Title: Farewell to My Alter
Author: Nio Nakatani
Release Date: June 29, 2021
Publisher: Yen Press
Short story collections usually leave me wanting more. It’s as if they end as soon as things get good. Mangaka Nio Nakatani, known for the yuri series Bloom Into You has released her short story collection titled Farewell to My Alter. However, instead of wanting more, these stories end when they should, as a few pages more would surely break my heart.
Farewell to My Alter features a collection of short stories from Nakatani-san. However, without going into detail about each of them, I think a few are of note in this release. The title story, Farewell to My Alter, takes the lead as a story of twins who have never had their own identity. Since birth, the two have been indistinguishable and have traded places almost every day. This becomes a slight issue as their sole male friend is a potential love interest.
Like most of the stories in this collection, everything is bittersweet. We see how much these sisters love and respect each other, and Nakatani-san doesn’t take the easy route of introducing jealousy or anything silly like that. She plays it though for an “ignorance is bliss” approach to love, and it’s heartbreaking.
There are lessons taught throughout the stories, but nothing in your face, more like passing feelings that are somewhat familiar. Loving someone so much, but something else has their attention or being the hero of a work that requires balance, it’s as if we have encountered these situations at some point in our lives, and Nakatani-san introduces it so wonderfully. While not each story leaves that impact, one idol story in particular kind of falls short of being memorable; there’s plenty here to keep you invested in each offering.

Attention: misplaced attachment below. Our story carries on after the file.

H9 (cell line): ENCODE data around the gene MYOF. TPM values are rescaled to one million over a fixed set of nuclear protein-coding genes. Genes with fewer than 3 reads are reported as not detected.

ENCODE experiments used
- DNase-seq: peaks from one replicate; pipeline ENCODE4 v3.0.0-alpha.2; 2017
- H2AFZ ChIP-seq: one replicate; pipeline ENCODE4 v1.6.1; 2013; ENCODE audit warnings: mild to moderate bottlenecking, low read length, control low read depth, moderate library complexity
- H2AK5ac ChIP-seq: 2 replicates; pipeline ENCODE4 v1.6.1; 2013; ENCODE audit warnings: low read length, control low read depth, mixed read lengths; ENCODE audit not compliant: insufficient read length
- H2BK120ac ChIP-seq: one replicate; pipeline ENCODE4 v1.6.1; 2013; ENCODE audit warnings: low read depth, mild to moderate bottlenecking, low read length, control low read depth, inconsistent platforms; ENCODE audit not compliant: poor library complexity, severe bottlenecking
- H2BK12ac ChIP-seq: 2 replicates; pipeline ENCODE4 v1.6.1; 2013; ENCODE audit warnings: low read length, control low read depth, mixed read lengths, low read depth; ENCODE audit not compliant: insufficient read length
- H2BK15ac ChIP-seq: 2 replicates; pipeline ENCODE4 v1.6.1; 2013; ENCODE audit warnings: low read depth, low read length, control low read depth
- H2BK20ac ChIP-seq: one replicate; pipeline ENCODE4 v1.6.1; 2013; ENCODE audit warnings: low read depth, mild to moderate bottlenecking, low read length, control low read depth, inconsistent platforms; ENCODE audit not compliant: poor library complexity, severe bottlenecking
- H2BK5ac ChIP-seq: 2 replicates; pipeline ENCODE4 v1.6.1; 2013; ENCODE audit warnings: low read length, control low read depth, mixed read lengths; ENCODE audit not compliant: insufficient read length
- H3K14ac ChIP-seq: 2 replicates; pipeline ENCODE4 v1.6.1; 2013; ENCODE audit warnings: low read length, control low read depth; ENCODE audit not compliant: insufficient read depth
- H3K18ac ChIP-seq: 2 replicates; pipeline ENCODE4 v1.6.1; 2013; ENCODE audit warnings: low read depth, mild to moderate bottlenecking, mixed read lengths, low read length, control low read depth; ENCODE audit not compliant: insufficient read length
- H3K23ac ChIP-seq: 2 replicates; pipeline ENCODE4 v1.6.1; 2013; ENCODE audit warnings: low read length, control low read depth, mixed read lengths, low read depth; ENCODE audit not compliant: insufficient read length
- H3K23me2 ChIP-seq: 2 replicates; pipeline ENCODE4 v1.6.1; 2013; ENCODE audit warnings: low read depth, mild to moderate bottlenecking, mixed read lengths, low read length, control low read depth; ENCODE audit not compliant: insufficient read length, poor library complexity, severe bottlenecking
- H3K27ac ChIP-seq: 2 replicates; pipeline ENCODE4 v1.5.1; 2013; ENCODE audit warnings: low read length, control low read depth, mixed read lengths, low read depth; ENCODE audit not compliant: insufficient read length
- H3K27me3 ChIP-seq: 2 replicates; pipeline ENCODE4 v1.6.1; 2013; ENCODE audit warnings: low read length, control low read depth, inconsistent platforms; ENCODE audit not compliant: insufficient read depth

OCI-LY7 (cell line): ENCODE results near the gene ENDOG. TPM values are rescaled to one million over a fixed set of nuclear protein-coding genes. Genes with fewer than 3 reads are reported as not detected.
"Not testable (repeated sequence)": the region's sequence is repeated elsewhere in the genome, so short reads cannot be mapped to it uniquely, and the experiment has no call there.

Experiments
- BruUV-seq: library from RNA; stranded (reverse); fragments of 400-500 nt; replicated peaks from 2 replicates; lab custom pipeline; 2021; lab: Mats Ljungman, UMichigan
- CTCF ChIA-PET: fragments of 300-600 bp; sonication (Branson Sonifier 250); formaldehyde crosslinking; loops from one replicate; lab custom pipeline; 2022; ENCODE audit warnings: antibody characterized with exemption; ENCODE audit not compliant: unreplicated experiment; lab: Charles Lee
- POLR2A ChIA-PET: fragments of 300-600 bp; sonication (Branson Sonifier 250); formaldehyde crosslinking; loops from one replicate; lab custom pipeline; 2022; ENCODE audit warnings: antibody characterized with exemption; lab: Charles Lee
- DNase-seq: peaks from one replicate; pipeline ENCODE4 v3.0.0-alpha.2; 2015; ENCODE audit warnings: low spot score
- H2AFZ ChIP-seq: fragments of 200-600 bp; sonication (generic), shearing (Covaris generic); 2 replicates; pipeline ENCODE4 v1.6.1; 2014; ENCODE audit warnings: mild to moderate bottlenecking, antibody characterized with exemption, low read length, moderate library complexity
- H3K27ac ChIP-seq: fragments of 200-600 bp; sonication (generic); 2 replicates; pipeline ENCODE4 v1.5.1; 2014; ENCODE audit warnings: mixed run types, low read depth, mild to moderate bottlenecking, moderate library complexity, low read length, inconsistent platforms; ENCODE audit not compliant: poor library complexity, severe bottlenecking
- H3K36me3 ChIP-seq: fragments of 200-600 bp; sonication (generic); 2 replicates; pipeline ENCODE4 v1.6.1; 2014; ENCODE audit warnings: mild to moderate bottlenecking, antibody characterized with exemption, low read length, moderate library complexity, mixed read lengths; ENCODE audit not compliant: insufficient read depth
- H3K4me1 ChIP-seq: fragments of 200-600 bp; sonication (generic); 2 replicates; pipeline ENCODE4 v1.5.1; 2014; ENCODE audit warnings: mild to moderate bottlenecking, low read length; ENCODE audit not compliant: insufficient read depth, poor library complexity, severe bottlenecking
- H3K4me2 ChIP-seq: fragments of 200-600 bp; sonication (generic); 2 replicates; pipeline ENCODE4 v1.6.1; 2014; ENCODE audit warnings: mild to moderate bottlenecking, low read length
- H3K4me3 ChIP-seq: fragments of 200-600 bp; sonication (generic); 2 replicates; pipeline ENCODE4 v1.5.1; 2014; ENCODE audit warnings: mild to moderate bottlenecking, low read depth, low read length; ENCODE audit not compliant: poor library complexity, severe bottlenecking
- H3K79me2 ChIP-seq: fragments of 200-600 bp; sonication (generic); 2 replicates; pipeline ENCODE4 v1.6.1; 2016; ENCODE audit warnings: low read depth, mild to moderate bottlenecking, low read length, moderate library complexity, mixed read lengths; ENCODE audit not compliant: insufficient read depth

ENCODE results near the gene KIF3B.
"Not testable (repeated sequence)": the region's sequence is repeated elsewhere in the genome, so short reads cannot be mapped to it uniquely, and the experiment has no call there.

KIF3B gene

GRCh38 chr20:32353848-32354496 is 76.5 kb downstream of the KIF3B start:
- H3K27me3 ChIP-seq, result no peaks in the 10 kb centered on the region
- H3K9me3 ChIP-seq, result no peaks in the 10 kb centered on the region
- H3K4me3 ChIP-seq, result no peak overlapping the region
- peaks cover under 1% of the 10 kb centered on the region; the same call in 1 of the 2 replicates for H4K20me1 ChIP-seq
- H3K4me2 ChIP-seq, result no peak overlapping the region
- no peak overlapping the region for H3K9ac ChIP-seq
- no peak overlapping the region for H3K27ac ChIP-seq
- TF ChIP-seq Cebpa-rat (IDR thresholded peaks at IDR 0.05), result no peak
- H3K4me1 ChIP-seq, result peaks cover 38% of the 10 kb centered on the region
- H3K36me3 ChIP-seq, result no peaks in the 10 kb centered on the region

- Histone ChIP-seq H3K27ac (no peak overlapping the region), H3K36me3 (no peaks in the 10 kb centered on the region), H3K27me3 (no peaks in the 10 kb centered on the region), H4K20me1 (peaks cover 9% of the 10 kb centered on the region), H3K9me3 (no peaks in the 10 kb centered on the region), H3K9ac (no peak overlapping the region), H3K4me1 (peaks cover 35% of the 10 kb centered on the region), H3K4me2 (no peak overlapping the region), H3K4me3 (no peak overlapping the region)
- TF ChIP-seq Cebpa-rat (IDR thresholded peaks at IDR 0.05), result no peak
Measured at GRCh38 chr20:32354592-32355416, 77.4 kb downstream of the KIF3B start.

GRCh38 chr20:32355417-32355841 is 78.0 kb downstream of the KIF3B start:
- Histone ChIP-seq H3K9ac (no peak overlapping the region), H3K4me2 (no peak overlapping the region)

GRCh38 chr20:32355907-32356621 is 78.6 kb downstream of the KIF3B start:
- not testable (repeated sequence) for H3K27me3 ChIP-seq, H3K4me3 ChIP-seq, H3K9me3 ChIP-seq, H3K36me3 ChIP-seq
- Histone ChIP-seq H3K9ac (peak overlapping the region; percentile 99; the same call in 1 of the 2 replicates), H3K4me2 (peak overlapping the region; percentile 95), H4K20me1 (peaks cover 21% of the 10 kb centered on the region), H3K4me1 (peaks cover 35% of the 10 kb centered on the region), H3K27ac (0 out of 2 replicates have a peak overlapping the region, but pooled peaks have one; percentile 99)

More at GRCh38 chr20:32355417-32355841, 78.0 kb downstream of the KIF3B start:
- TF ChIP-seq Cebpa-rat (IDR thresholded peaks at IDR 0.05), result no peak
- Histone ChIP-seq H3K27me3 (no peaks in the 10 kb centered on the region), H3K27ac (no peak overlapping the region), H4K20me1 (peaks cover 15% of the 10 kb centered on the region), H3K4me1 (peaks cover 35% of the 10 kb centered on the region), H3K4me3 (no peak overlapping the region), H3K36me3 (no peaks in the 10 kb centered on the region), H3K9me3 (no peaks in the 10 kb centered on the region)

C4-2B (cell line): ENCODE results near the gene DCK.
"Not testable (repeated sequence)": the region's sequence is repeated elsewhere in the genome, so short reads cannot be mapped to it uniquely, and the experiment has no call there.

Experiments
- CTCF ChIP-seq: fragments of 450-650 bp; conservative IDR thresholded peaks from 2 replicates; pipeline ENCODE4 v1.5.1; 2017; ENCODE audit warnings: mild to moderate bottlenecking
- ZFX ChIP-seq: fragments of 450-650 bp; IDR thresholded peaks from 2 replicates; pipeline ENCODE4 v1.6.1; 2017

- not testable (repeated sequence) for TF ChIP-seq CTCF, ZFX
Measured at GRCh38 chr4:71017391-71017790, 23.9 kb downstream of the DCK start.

There’s also the final story; I Want to be Kind, which spoke to me in more ways than one. There’s sometimes a demand that we emphasize with situations, but we either need to fake or just let our emotions do the work. However, that’s not always easy. Like Nakatani-san, I too want to be kind, and I usually mess up at it.
It’s not all doom and gloom, though, as Double Bed shows us a side of the writer that looks forward to any kind of future, but with a positive outlook. The shift in tone is almost needed as you attempt to recover from the previous story. Regardless of this, the pacing a flow is so natural, as if you’re watching someone grow up before your eyes. We’ve all gone through these shifts in emotions, dealing with commitment, loss, and passion, but seeing it spelled out across each story gives it an unrealized understanding.
Farewell to My Alter will fill you with a sense of loneliness across each story, but with that, there’s this beautiful understanding that you aren’t alone. The thoughts we assumed were exclusive to ourselves are shared by someone else, and in these stories, I saw myself.
The experience will be different for any who read it, but this collection by one of the most profound girls love authors around is also a chance to see how far she’s come as a writer, and I feel closer to her in this way. It’s as if I have a friend that I’ve never met. And as we grow up, like I’m sure she has, we look back on these old creations and see how we’ve improved ourselves from the places we once were.
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